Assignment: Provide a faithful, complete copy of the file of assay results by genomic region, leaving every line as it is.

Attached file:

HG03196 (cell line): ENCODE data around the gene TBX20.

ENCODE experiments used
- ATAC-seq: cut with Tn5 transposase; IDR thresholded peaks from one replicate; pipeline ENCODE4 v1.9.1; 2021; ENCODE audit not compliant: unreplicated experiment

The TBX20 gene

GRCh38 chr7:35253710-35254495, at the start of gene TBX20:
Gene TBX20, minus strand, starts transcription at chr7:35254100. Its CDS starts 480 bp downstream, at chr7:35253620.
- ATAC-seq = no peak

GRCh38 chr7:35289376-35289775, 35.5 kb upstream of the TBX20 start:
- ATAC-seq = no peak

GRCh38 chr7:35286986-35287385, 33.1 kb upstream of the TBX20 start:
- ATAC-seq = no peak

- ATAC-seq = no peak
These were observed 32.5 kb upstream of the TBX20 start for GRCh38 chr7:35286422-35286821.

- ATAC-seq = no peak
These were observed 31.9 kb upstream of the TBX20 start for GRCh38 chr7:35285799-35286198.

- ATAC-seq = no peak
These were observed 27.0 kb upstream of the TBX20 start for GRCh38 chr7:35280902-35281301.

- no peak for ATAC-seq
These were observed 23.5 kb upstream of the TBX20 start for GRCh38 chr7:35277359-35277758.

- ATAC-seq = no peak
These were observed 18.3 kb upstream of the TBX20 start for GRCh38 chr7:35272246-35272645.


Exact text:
HG03196 (cell line): ENCODE data around the gene TBX20.

ENCODE experiments used
- ATAC-seq: cut with Tn5 transposase; IDR thresholded peaks from one replicate; pipeline ENCODE4 v1.9.1; 2021; ENCODE audit not compliant: unreplicated experiment

The TBX20 gene

GRCh38 chr7:35253710-35254495, at the start of gene TBX20:
Gene TBX20, minus strand, starts transcription at chr7:35254100. Its CDS starts 480 bp downstream, at chr7:35253620.
- ATAC-seq = no peak

GRCh38 chr7:35289376-35289775, 35.5 kb upstream of the TBX20 start:
- ATAC-seq = no peak

GRCh38 chr7:35286986-35287385, 33.1 kb upstream of the TBX20 start:
- ATAC-seq = no peak

- ATAC-seq = no peak
These were observed 32.5 kb upstream of the TBX20 start for GRCh38 chr7:35286422-35286821.

- ATAC-seq = no peak
These were observed 31.9 kb upstream of the TBX20 start for GRCh38 chr7:35285799-35286198.

- ATAC-seq = no peak
These were observed 27.0 kb upstream of the TBX20 start for GRCh38 chr7:35280902-35281301.

- no peak for ATAC-seq
These were observed 23.5 kb upstream of the TBX20 start for GRCh38 chr7:35277359-35277758.

- ATAC-seq = no peak
These were observed 18.3 kb upstream of the TBX20 start for GRCh38 chr7:35272246-35272645.